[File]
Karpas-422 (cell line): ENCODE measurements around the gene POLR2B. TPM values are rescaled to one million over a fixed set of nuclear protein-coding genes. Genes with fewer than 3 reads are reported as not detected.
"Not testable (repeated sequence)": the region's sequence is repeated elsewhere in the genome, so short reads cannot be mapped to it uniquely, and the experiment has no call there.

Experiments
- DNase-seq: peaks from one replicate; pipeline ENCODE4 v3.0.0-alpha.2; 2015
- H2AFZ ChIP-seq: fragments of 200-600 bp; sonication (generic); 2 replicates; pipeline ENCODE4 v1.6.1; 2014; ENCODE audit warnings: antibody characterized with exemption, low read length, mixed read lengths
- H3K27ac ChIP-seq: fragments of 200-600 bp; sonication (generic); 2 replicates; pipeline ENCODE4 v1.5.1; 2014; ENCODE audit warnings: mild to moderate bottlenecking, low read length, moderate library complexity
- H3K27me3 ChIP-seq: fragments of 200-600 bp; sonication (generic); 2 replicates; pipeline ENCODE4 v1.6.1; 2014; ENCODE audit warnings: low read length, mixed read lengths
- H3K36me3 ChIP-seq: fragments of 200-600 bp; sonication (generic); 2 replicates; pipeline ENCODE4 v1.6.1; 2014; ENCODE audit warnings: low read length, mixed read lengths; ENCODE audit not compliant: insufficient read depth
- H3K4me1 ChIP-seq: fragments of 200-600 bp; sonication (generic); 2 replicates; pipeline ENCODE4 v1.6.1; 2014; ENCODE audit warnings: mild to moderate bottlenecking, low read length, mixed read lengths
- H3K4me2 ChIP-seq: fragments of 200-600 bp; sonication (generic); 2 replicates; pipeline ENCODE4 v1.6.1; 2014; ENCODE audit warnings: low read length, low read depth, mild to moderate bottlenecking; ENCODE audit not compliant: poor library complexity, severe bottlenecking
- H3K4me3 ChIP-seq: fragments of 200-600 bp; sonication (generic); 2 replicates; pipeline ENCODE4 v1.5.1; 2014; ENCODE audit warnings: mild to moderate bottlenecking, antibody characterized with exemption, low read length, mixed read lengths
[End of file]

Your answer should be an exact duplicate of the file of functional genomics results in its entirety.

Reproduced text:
Karpas-422 (cell line): ENCODE measurements around the gene POLR2B. TPM values are rescaled to one million over a fixed set of nuclear protein-coding genes. Genes with fewer than 3 reads are reported as not detected.
"Not testable (repeated sequence)": the region's sequence is repeated elsewhere in the genome, so short reads cannot be mapped to it uniquely, and the experiment has no call there.

Experiments
- DNase-seq: peaks from one replicate; pipeline ENCODE4 v3.0.0-alpha.2; 2015
- H2AFZ ChIP-seq: fragments of 200-600 bp; sonication (generic); 2 replicates; pipeline ENCODE4 v1.6.1; 2014; ENCODE audit warnings: antibody characterized with exemption, low read length, mixed read lengths
- H3K27ac ChIP-seq: fragments of 200-600 bp; sonication (generic); 2 replicates; pipeline ENCODE4 v1.5.1; 2014; ENCODE audit warnings: mild to moderate bottlenecking, low read length, moderate library complexity
- H3K27me3 ChIP-seq: fragments of 200-600 bp; sonication (generic); 2 replicates; pipeline ENCODE4 v1.6.1; 2014; ENCODE audit warnings: low read length, mixed read lengths
- H3K36me3 ChIP-seq: fragments of 200-600 bp; sonication (generic); 2 replicates; pipeline ENCODE4 v1.6.1; 2014; ENCODE audit warnings: low read length, mixed read lengths; ENCODE audit not compliant: insufficient read depth
- H3K4me1 ChIP-seq: fragments of 200-600 bp; sonication (generic); 2 replicates; pipeline ENCODE4 v1.6.1; 2014; ENCODE audit warnings: mild to moderate bottlenecking, low read length, mixed read lengths
- H3K4me2 ChIP-seq: fragments of 200-600 bp; sonication (generic); 2 replicates; pipeline ENCODE4 v1.6.1; 2014; ENCODE audit warnings: low read length, low read depth, mild to moderate bottlenecking; ENCODE audit not compliant: poor library complexity, severe bottlenecking
- H3K4me3 ChIP-seq: fragments of 200-600 bp; sonication (generic); 2 replicates; pipeline ENCODE4 v1.5.1; 2014; ENCODE audit warnings: mild to moderate bottlenecking, antibody characterized with exemption, low read length, mixed read lengths